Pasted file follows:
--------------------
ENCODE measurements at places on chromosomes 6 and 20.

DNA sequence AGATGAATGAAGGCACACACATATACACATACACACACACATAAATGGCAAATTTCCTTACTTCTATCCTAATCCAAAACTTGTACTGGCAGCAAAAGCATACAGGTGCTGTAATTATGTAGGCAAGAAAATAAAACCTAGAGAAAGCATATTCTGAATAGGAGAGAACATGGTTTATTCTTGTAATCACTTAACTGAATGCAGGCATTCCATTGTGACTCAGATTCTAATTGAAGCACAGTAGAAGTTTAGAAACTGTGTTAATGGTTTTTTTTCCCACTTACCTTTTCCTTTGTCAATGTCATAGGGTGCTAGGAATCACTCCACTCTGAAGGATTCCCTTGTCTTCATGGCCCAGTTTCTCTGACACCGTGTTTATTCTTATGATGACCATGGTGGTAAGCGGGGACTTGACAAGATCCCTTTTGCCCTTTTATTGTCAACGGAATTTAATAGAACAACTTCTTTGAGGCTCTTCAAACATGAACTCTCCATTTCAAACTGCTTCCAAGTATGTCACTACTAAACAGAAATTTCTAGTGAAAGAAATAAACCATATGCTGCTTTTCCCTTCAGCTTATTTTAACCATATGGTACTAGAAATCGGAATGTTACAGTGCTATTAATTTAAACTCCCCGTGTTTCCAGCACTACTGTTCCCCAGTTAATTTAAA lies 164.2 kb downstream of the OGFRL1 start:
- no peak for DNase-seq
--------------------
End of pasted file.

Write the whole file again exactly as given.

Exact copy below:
ENCODE measurements at places on chromosomes 6 and 20.

DNA sequence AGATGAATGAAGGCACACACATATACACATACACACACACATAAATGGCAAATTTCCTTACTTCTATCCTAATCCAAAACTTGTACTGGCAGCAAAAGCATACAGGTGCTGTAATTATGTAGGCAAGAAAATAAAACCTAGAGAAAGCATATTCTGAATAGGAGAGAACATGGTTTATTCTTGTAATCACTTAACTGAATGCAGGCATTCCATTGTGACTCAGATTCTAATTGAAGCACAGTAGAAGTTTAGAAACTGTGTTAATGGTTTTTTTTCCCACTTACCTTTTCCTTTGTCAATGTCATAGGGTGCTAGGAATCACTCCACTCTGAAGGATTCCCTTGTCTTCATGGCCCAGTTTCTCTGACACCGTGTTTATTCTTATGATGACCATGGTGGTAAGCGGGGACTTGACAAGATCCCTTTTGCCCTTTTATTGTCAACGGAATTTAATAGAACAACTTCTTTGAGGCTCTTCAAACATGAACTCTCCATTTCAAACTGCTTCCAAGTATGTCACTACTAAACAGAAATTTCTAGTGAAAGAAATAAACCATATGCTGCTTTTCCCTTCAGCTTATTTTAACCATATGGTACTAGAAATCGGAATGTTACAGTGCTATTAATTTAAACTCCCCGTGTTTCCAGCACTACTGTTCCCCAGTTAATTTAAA lies 164.2 kb downstream of the OGFRL1 start:
- no peak for DNase-seq